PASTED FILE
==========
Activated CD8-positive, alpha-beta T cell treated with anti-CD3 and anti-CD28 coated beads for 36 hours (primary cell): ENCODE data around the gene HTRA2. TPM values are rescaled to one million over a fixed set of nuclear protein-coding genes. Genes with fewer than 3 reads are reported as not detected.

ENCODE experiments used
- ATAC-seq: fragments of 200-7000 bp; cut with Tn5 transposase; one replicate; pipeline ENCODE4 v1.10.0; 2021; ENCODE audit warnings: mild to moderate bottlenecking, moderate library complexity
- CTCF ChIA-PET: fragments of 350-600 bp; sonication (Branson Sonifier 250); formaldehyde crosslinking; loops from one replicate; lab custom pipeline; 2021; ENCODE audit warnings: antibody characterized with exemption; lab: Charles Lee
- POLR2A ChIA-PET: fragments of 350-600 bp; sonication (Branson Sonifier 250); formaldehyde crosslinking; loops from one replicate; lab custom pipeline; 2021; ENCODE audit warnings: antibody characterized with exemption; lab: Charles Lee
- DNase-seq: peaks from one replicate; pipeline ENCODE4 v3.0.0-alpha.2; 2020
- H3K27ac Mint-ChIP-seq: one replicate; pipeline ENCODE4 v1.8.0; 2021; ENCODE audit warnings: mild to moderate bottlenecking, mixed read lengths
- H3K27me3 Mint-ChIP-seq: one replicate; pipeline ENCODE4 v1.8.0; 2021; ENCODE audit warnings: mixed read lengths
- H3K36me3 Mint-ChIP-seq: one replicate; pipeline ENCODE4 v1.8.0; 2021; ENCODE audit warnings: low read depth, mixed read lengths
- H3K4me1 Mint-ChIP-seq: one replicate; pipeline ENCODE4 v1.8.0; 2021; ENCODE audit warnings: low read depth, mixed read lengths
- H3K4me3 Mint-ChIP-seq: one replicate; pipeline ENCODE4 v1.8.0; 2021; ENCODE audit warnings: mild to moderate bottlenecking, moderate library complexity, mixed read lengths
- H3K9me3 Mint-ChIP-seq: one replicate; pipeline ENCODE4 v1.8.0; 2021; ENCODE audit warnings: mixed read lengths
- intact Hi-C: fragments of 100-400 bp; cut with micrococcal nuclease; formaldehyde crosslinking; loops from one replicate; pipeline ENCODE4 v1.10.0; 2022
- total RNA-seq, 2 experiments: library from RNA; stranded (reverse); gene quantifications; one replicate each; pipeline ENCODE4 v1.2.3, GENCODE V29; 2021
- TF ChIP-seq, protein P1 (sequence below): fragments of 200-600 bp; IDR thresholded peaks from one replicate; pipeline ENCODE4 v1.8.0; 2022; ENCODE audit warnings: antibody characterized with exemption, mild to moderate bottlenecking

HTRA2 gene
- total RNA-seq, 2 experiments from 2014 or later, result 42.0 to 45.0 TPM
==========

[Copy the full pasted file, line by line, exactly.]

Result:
Activated CD8-positive, alpha-beta T cell treated with anti-CD3 and anti-CD28 coated beads for 36 hours (primary cell): ENCODE data around the gene HTRA2. TPM values are rescaled to one million over a fixed set of nuclear protein-coding genes. Genes with fewer than 3 reads are reported as not detected.

ENCODE experiments used
- ATAC-seq: fragments of 200-7000 bp; cut with Tn5 transposase; one replicate; pipeline ENCODE4 v1.10.0; 2021; ENCODE audit warnings: mild to moderate bottlenecking, moderate library complexity
- CTCF ChIA-PET: fragments of 350-600 bp; sonication (Branson Sonifier 250); formaldehyde crosslinking; loops from one replicate; lab custom pipeline; 2021; ENCODE audit warnings: antibody characterized with exemption; lab: Charles Lee
- POLR2A ChIA-PET: fragments of 350-600 bp; sonication (Branson Sonifier 250); formaldehyde crosslinking; loops from one replicate; lab custom pipeline; 2021; ENCODE audit warnings: antibody characterized with exemption; lab: Charles Lee
- DNase-seq: peaks from one replicate; pipeline ENCODE4 v3.0.0-alpha.2; 2020
- H3K27ac Mint-ChIP-seq: one replicate; pipeline ENCODE4 v1.8.0; 2021; ENCODE audit warnings: mild to moderate bottlenecking, mixed read lengths
- H3K27me3 Mint-ChIP-seq: one replicate; pipeline ENCODE4 v1.8.0; 2021; ENCODE audit warnings: mixed read lengths
- H3K36me3 Mint-ChIP-seq: one replicate; pipeline ENCODE4 v1.8.0; 2021; ENCODE audit warnings: low read depth, mixed read lengths
- H3K4me1 Mint-ChIP-seq: one replicate; pipeline ENCODE4 v1.8.0; 2021; ENCODE audit warnings: low read depth, mixed read lengths
- H3K4me3 Mint-ChIP-seq: one replicate; pipeline ENCODE4 v1.8.0; 2021; ENCODE audit warnings: mild to moderate bottlenecking, moderate library complexity, mixed read lengths
- H3K9me3 Mint-ChIP-seq: one replicate; pipeline ENCODE4 v1.8.0; 2021; ENCODE audit warnings: mixed read lengths
- intact Hi-C: fragments of 100-400 bp; cut with micrococcal nuclease; formaldehyde crosslinking; loops from one replicate; pipeline ENCODE4 v1.10.0; 2022
- total RNA-seq, 2 experiments: library from RNA; stranded (reverse); gene quantifications; one replicate each; pipeline ENCODE4 v1.2.3, GENCODE V29; 2021
- TF ChIP-seq, protein P1 (sequence below): fragments of 200-600 bp; IDR thresholded peaks from one replicate; pipeline ENCODE4 v1.8.0; 2022; ENCODE audit warnings: antibody characterized with exemption, mild to moderate bottlenecking

HTRA2 gene
- total RNA-seq, 2 experiments from 2014 or later, result 42.0 to 45.0 TPM